Notice that Jesus was quoting from Genesis chapters 1 and 2 in the one context. And unlike liberal theological institutions, He did not regard these two chapters as contradictory accounts but as complementary (see also Do Genesis 1 and 2 contradict each other?). So here the Lord Jesus Christ Himself, as recorded by Mark, affirms the literal, historical accuracy and fundamental authority of the Genesis record of Creation, i.e. that it means what it says.
Luke 3:23–38 traces the genealogy of Jesus back to Adam through some 42 ancestors. The ages of these people given in the Old Testament amount to a few thousand years, not millions of years (see Biblical chronogenealogies). Luke 11:50–51 also records Christ’s reference to ‘the blood of Abel’, with Abel the first in a long line of martyred prophets whose blood ‘was shed from the foundation of the world’, not billions of years later. Jesus, as reported by Luke, thus affirms that Adam’s son, Abel, was a real person, and that Genesis is a literal historical record that means what it says.
The Apostle Paul
In Acts 17:24–31, we have the record of Paul’s sermon in Athens to the Epicurean philosophers, who were evolutionists.2 Here Paul says that God created the world and everything in it; that He gives all men life; that every nation has come from one man; that we are God’s offspring and will one day be judged by God; and that the proof of this is the Resurrection of Jesus Christ. Notice that Paul was using ‘creation evangelism’ to first change the worldview of these evolutionist Greeks. He tells them that God is the Creator, and that there will be a Day of Judgment. The result: several converts (v. 34), who eventually turned their culture around. Could Paul have said any of this, unless he believed that Genesis means what it says about origins? And unless he believed that the Creator God is also Saviour, as well as Judge?
Image from: wikipedia.org
In Romans 1:18–25, Paul says that the things we see in nature (rather than suggesting evolution) witness to God as Creator, and that ignoring this evidence leads to idol worship and deviant sexual behaviour. If we have evolved from animals, why not worship animals or engage in deviant sexual activity? The answer is that the God who is Creator is also Lawgiver, and He forbids idol/animal worship, as well as all deviant sexual behaviour (Exodus 20:3–4; 22:19; Leviticus 20:13, Romans 1:26–27; 1 Corinthians 6:9–10).
In Romans 5:12, Paul says: ‘…through one man sin entered the world, and death through sin, and thus death spread to all men, because all sinned’. The man was Adam, who sinned by breaking a command from God. Death came as a judgment from God because of this act of Adam’s. This invokes the historical truth of Genesis 2:16–17; 3:6, 17–19.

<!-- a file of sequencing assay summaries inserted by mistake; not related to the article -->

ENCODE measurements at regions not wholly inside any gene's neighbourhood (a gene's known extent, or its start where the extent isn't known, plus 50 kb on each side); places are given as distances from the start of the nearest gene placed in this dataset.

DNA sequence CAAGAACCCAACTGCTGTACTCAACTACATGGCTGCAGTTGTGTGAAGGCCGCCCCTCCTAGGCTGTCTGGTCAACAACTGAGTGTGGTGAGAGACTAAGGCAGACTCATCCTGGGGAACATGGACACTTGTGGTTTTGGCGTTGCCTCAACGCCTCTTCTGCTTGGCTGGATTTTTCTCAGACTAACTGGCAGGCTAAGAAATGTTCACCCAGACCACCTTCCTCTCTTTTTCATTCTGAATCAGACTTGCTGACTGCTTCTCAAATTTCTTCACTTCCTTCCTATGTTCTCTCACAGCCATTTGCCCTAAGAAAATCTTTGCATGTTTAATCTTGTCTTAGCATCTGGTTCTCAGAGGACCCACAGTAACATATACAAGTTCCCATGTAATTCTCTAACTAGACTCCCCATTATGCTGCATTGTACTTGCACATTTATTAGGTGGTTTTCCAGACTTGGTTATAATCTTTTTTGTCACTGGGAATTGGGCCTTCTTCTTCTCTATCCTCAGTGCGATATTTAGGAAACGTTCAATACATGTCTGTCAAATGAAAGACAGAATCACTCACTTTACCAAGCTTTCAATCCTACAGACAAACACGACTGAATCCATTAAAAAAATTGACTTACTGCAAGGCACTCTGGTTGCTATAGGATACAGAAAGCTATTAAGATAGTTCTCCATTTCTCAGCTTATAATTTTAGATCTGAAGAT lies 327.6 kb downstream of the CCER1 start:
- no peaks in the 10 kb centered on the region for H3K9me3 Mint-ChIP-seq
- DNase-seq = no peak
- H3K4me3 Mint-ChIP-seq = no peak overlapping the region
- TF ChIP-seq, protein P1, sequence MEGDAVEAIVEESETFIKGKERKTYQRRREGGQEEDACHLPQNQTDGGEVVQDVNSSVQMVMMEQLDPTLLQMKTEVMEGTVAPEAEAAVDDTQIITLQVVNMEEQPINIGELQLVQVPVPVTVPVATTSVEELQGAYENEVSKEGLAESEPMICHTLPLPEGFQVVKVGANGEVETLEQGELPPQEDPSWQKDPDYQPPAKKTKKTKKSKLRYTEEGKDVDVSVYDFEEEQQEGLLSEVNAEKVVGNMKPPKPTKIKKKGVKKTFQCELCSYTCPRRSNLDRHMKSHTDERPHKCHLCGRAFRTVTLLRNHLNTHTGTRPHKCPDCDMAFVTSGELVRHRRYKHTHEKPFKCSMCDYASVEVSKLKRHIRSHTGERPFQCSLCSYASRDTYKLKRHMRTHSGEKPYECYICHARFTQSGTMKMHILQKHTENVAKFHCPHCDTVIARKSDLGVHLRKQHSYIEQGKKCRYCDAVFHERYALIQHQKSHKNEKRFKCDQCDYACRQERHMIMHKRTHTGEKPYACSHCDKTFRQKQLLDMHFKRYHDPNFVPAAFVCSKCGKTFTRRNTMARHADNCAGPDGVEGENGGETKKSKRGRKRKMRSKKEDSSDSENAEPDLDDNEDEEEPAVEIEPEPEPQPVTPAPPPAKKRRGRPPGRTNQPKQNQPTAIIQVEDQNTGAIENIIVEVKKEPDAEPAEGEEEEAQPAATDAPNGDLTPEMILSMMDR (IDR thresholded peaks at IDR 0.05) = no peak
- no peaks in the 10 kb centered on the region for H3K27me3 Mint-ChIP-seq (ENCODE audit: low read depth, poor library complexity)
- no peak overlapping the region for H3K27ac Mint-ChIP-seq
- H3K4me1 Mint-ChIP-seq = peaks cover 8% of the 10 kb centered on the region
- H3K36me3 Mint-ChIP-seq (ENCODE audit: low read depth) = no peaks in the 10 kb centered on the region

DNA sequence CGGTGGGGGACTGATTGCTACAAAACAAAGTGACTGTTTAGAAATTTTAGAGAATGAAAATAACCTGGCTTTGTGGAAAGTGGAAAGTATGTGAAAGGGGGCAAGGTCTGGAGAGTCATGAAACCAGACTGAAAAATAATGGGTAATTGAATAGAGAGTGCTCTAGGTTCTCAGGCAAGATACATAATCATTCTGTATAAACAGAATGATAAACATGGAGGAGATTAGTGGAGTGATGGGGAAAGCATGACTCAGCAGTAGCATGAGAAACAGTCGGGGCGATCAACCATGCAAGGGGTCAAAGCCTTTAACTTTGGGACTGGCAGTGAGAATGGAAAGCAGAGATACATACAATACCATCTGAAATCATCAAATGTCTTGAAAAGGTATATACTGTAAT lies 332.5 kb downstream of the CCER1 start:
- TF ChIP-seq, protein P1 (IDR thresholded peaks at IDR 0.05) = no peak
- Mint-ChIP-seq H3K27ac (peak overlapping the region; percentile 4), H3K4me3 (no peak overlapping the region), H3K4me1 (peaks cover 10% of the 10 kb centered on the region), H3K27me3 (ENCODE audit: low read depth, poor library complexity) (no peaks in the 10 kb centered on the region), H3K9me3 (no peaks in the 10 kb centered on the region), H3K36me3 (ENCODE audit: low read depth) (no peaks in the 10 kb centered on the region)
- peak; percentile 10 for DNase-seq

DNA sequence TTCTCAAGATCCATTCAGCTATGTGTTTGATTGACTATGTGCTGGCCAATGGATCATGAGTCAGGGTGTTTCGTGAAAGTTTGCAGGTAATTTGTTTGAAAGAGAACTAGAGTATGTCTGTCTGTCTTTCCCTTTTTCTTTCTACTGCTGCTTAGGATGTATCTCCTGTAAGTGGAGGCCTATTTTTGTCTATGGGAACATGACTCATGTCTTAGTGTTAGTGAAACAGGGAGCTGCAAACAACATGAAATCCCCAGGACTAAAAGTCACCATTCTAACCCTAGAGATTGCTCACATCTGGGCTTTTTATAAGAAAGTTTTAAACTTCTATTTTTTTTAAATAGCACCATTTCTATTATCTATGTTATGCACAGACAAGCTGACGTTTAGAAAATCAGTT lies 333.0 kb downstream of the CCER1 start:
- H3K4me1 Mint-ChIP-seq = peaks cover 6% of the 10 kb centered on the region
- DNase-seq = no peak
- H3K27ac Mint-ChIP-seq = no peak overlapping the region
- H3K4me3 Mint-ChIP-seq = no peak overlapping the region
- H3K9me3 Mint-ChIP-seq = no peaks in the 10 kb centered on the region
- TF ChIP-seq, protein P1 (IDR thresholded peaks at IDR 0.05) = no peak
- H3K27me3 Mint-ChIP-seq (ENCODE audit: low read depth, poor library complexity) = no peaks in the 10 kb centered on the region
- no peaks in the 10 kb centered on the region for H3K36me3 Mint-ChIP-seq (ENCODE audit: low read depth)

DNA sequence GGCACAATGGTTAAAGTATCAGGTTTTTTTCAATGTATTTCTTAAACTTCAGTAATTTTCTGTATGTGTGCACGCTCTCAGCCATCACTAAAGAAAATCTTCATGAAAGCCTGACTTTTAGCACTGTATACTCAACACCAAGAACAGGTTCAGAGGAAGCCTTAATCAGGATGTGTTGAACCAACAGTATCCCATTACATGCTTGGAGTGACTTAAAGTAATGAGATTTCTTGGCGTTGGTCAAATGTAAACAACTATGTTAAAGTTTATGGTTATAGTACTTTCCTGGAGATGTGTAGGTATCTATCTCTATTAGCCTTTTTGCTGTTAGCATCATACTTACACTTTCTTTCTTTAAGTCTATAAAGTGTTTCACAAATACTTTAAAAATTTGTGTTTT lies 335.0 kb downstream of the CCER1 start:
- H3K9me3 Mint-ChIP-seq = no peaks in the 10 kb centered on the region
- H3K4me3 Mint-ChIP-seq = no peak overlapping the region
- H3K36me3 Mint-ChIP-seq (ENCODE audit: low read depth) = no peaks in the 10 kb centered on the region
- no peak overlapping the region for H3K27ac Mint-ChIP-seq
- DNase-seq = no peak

Jesus… thus affirms that Adam’s son, Abel, was a real person, and that Genesis is a literal historical record.
Paul goes on to present Adam as a contrasting type of Christ, calling Him ‘the last Adam’ (1 Corinthians 15:45; see First Adam—last Adam Both are vital to the Gospel ... but exactly how?). The sin of Adam, which brought condemnation to all men, is contrasted with the righteousness of Christ, which makes redemption available to all. However, if Adam is a metaphor, and Genesis is figurative rather than historical fact, and if death is a part of nature rather than the penalty for sin, the death of Christ on the cross is no longer needed as a sacrifice for sin (cf. Romans 6:23).
In 1 Corinthians 15:26, Paul refers to death as ‘the last enemy’. If death is an enemy, and the result of sin, it could not have been the process over millions of years by which God created Adam. See also how this explains why an all-powerful, loving God allows suffering and death.
In 1 Corinthians 11:8, Paul writes that ‘man did not come from woman’. In 1 Corinthians 15:21–22, Paul irrevocably links the resurrection of Christ to the fact that Adam was the man through whom death came, and in 15:45, 47 he twice refers to Adam as the first man. In 2 Corinthians 11:3, Paul refers to Eve as a real person who was deceived by ‘the serpent’s cunning’. Then in 1 Timothy 2:13–14, Paul again refers to the Fall as a historical event—that God made Adam first, before Eve, and that Eve was the one deceived. These are all literal readings of Genesis 2:18, 21–22 and/or 3:1–6.
Other New Testament writers
James 3:9 says that we have been made in God’s likeness. This applies to all men and women, both believers and unbelievers, and means that people have a spiritual dimension which animals do not have. James is here taking Genesis 1:26 to be literally and historically true.
In 1 Peter 3:20, Peter treats the Flood as a real historical event, with a real man, Noah, and literally ‘eight people saved’. Likewise in Hebrews 11:4, 5, & 7; 1 John 3:12; and Jude 14, the writers all treat Abel, Cain, Enoch and Noah as real historical people and not as metaphors.
Every New Testament writer mentions the events or the people recorded in Genesis, and every New Testament writer sets forth these events and people as real, straightforward history, not as camp-fire stories, allegory or myths. Every writer takes the view that Genesis means what it says, not something different from what it says (see also the summary article Genesis: Bible authors believed it to be history).
We can believe the Genesis record with confidence. The Gospel is that the first man whom God created sinned and brought judgment upon mankind, but God, in His love, provided His Son to pay the penalty for our sin on the cross. This Gospel has its foundation in the literal, historical truth of Genesis. Christians who tamper with this foundation undermine and sabotage the very Gospel itself.
References and notes
- In the case of the healing of the blind man at Bethsaida in two stages, both of which were immediate, Christ first caused him to see, and then healed his perceptual incapacity, known medically as agnosia (Mark 8:22–25). See Grigg, R., Walking trees … Modern science helps us understand a puzzling miracle, Creation 21(4):54–55, Sept. 1999. Return to text
- And to the Stoics, who were pantheists. The Epicureans followed the teaching of Epicurus (342–270 BC), who taught that everything on Earth had evolved directly from the earth material itself. Other Greek evolutionists were Empedocles and Aristotle. See Grigg, R. A brief history of design, Creation 22(2):50–53, 2000. Return to text